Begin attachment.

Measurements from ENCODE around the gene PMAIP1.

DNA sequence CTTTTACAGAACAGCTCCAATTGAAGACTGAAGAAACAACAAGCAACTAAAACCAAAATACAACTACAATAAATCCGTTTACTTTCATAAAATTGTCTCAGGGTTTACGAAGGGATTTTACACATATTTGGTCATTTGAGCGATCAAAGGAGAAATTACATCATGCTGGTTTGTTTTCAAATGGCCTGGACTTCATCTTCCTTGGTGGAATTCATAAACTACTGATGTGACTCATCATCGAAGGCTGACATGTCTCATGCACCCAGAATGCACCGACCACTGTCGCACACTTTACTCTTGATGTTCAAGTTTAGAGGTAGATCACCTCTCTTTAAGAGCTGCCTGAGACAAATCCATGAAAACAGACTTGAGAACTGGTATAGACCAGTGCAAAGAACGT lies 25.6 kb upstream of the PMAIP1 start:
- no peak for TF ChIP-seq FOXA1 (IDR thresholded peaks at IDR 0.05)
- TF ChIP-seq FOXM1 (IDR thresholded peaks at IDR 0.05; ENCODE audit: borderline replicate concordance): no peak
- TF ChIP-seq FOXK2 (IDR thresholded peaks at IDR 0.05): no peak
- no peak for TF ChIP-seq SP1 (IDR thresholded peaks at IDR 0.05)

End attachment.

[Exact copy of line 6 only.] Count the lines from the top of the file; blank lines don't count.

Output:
- no peak for TF ChIP-seq SP1 (IDR thresholded peaks at IDR 0.05)